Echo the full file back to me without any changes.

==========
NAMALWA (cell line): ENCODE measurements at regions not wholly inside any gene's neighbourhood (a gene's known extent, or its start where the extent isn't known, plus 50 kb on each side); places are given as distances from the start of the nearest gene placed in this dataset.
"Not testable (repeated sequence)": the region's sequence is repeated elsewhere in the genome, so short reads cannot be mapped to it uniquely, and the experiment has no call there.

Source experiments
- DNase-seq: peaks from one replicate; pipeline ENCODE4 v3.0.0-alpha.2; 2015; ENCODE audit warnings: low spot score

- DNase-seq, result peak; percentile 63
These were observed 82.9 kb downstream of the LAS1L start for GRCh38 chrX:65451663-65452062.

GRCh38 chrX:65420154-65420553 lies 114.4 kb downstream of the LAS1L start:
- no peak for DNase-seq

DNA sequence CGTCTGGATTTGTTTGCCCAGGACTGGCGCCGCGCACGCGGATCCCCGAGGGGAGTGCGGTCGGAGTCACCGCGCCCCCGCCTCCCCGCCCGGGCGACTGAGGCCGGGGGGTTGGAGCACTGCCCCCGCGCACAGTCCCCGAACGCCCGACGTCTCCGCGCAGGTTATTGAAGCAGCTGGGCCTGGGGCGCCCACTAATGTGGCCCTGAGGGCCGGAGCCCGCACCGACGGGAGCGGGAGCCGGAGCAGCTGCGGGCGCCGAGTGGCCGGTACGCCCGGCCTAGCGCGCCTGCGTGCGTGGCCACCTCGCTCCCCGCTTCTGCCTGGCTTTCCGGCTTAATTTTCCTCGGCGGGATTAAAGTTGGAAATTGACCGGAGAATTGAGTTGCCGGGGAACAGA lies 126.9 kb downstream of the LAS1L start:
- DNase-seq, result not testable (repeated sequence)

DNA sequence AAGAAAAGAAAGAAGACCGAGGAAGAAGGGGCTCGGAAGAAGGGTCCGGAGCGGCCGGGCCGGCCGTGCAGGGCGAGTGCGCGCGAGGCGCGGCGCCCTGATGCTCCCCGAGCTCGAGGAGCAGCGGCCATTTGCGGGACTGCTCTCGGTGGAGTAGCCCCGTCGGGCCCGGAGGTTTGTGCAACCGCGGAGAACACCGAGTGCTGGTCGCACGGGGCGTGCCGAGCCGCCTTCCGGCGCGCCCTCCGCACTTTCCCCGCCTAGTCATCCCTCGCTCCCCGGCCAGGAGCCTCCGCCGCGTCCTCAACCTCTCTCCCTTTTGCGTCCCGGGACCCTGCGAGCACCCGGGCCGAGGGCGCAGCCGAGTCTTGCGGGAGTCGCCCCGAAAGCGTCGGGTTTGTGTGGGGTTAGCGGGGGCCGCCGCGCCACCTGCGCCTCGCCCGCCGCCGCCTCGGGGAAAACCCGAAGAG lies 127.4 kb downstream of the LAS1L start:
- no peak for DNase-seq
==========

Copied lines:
NAMALWA (cell line): ENCODE measurements at regions not wholly inside any gene's neighbourhood (a gene's known extent, or its start where the extent isn't known, plus 50 kb on each side); places are given as distances from the start of the nearest gene placed in this dataset.
"Not testable (repeated sequence)": the region's sequence is repeated elsewhere in the genome, so short reads cannot be mapped to it uniquely, and the experiment has no call there.

Source experiments
- DNase-seq: peaks from one replicate; pipeline ENCODE4 v3.0.0-alpha.2; 2015; ENCODE audit warnings: low spot score

- DNase-seq, result peak; percentile 63
These were observed 82.9 kb downstream of the LAS1L start for GRCh38 chrX:65451663-65452062.

GRCh38 chrX:65420154-65420553 lies 114.4 kb downstream of the LAS1L start:
- no peak for DNase-seq

DNA sequence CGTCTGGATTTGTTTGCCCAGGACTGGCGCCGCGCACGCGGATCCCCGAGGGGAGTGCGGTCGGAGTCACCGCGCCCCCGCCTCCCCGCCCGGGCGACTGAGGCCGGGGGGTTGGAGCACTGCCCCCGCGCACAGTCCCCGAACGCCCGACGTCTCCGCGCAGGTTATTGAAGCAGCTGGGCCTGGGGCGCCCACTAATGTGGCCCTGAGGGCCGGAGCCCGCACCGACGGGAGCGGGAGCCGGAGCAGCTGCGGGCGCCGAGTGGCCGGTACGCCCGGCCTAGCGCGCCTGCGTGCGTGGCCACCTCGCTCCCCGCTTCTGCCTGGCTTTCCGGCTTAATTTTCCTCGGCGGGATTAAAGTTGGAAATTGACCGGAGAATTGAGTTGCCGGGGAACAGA lies 126.9 kb downstream of the LAS1L start:
- DNase-seq, result not testable (repeated sequence)

DNA sequence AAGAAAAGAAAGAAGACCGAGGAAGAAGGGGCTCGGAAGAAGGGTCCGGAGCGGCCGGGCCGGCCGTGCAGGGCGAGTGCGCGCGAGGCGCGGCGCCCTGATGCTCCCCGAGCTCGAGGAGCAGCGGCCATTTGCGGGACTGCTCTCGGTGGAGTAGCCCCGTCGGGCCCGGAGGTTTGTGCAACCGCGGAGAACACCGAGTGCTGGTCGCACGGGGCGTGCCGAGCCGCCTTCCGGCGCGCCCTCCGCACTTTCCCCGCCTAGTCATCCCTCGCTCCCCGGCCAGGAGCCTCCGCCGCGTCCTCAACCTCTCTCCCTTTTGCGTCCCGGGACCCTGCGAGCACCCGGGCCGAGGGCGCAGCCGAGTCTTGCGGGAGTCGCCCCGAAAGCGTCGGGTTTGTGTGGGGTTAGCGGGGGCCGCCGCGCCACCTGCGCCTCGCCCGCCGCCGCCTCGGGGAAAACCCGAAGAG lies 127.4 kb downstream of the LAS1L start:
- no peak for DNase-seq